An Indian diaspora-led students’ organisation on Friday urged the UK government to remove international students from the country’s overall immigration statistics amid unconfirmed reports that Prime Minister Rishi Sunak may be considering a crackdown on foreigners granted study visas.
According to some UK media reports, Sunak is mulling a crackdown on foreign students bringing dependents and studying so-called low-quality degrees at mediocre UK universities after the country’s net migration figures hit record levels.
Downing Street has indicated that “all options” to bring overall migrant numbers down are on the table. The National Indian Students and Alumni Union (NISAU) UK, which campaigns for streamlined provisions for Indian students studying in the UK, said any move to arbitrarily rank universities would prove counterproductive in the long run.
“Students who are in the UK temporarily, should not be counted as migrants,” said NISAU UK Chair Sanam Arora.
“International students, of which Indians are the biggest cohort, bring a net revenue of GBP 30 billion into the British economy and go back as friends of the UK, furthering ties of trade, culture, and diplomacy. The UK’s higher education sector is one of our largest exports to the world, and we are hopeful that the government will ensure that there is no arbitrary definition of what counts as a top’ university,” she said.
The group called for a “creative and innovative policy solution” that addresses the UK’s skills and labour shortages through its international graduates.
The Universities UK International (UUKi), which represents over 140 UK universities, also sounded a note of caution over any policy moves to cut down international student numbers as a potential act of self-harm and pile on additional financial pressures on universities.
“Cutting international student numbers would run directly counter to the UK government’s strategy to welcome more students from around the world,” said UUKi Chief Executive Vivienne Stern.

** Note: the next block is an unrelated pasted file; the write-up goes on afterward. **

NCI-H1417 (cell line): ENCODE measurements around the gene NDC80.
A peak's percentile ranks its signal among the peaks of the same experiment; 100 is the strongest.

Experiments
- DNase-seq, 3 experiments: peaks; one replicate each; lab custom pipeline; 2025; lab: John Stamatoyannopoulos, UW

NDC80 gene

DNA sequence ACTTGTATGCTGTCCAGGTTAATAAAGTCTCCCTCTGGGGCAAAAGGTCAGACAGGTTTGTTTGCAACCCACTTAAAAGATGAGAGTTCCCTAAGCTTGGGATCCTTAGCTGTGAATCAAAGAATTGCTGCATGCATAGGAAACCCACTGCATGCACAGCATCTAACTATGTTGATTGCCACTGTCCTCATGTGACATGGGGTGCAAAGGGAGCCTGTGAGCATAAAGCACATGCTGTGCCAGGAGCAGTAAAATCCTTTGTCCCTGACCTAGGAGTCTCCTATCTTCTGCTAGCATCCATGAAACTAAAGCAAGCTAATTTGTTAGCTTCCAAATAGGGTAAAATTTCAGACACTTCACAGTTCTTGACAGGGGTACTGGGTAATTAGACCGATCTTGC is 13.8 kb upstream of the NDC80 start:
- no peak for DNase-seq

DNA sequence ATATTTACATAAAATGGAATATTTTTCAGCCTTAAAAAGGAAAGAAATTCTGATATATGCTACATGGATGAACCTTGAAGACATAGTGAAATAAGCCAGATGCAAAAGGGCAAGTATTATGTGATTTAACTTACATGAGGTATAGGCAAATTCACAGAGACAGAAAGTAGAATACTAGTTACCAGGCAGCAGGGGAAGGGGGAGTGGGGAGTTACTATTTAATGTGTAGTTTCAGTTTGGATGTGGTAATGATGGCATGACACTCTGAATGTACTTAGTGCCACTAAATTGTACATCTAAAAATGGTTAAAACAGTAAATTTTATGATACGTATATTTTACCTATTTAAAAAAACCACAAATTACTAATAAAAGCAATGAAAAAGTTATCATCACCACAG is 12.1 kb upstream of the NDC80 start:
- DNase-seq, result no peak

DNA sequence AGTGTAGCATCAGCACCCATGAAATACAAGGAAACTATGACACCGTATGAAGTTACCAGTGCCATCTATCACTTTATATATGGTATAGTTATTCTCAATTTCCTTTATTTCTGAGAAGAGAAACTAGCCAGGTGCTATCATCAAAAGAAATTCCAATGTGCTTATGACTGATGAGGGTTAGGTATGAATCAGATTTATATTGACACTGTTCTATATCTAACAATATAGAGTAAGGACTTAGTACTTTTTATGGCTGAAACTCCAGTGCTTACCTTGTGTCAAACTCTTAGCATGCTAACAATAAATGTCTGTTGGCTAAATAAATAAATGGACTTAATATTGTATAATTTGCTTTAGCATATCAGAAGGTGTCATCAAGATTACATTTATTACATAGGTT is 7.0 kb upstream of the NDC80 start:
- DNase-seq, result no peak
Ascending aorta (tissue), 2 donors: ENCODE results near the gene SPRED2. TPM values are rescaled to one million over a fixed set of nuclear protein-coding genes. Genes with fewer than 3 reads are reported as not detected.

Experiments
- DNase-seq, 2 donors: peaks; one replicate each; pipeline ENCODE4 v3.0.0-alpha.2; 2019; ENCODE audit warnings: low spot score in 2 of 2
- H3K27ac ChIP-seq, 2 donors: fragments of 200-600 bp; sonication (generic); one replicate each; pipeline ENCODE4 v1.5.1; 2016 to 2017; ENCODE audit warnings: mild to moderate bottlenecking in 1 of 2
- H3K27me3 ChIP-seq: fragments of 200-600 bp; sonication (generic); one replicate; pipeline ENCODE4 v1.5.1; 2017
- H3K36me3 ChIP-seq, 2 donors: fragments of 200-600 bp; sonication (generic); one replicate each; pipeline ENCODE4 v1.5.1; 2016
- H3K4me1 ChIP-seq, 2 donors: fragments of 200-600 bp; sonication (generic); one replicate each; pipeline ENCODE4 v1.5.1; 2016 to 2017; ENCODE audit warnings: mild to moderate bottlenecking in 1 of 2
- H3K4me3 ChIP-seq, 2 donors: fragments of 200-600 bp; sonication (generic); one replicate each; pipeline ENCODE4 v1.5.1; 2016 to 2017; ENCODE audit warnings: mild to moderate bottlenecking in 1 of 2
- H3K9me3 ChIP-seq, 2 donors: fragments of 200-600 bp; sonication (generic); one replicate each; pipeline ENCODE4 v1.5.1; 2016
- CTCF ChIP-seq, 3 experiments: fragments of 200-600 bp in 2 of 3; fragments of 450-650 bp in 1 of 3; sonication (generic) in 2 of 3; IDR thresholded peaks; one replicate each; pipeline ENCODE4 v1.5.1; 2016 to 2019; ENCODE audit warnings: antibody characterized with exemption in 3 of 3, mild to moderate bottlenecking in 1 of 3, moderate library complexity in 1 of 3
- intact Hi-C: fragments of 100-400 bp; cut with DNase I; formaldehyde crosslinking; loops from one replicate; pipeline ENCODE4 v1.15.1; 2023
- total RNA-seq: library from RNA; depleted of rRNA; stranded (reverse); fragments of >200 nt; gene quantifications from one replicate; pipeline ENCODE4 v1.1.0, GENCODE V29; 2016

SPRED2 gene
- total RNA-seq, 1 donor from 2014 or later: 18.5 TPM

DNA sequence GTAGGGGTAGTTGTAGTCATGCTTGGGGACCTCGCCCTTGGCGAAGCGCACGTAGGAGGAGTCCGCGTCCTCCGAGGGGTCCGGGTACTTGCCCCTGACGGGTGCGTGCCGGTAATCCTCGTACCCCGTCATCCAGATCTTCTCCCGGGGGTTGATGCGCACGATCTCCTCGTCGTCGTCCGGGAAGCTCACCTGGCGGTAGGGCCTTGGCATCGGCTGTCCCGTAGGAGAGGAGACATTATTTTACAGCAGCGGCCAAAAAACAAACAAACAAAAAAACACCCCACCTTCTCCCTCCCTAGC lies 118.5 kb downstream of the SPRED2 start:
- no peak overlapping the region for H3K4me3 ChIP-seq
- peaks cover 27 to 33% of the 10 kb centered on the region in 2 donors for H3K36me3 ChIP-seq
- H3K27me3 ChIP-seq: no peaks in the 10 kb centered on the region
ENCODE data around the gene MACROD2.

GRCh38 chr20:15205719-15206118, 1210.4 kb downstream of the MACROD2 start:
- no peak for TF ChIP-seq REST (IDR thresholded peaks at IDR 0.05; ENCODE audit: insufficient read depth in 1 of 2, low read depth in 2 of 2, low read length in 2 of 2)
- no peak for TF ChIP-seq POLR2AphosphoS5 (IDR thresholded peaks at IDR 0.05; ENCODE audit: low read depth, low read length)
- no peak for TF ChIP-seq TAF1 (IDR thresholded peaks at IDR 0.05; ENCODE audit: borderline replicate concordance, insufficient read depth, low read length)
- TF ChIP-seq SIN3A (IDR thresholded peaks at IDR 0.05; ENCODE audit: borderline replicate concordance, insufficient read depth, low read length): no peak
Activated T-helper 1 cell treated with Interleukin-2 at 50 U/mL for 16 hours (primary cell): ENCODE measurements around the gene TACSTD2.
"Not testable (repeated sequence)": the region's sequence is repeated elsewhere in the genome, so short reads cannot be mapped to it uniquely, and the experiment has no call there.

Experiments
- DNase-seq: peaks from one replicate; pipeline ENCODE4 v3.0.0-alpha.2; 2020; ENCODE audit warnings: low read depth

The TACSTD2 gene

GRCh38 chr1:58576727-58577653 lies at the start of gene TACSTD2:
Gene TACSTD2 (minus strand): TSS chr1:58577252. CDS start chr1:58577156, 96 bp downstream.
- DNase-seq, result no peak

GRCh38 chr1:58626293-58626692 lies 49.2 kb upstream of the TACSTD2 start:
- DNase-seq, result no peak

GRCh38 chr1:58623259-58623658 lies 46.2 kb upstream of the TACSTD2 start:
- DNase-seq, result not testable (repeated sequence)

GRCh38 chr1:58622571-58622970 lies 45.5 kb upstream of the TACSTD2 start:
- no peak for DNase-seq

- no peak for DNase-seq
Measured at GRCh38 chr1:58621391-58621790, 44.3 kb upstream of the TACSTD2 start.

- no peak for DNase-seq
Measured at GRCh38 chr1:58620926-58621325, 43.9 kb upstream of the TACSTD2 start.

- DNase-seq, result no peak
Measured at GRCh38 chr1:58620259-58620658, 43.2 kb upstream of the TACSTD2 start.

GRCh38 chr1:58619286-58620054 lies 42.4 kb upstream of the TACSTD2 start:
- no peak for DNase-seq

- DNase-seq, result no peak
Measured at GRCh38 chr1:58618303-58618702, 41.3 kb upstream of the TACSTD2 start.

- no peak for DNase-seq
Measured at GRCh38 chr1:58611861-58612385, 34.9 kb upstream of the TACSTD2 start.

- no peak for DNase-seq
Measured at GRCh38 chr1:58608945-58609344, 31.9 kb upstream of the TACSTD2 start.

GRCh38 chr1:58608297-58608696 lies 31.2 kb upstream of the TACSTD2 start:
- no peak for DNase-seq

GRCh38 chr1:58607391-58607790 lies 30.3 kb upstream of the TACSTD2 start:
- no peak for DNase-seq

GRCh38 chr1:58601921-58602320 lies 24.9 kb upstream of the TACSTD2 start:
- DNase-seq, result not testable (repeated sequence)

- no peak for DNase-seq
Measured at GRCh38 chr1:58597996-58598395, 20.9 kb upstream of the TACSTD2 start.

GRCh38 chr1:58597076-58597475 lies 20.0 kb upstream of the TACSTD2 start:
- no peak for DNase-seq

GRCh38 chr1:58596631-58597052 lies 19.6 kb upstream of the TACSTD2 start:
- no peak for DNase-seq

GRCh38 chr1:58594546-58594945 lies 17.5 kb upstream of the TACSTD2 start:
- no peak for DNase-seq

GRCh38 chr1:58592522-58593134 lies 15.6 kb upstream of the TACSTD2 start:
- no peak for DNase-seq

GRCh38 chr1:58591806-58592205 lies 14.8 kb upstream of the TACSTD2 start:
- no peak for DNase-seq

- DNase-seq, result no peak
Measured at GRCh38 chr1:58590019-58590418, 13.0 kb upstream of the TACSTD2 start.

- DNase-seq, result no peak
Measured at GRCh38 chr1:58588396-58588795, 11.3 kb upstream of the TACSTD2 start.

“International students make an enormous cultural and financial contribution to the UK. They help make our campuses and cities the vibrant, thought-provoking places they are known for being. They sustain jobs in towns and cities up and down the country,” she said.
“Beyond this, the financial contribution they make has been very significant for UK universities. Limiting international students would be an act of self-harm that would damage many parts of the UK,” she added.
The concerns arise in the wake of the latest Office for National Statistics (ONS) figures this week revealing net migration to the UK rose from 173,000 in the year to June 2021, to 504,000 in the year to June 2022 an increase of 331,000 post-Brexit.
International students were a large contributory factor to this spike, with Indians overtaking Chinese students as the largest cohort of student visas for the first time.
The Conservative Party-led UK government has a manifesto commitment to reduce migration “overall”, something reiterated in recent weeks and months by UK Home Secretary Suella Braverman.
She has previously expressed worries about foreign students bringing in dependent family members who “piggyback” on a student visa and is believed to be looking at proposals to tackle the issue.
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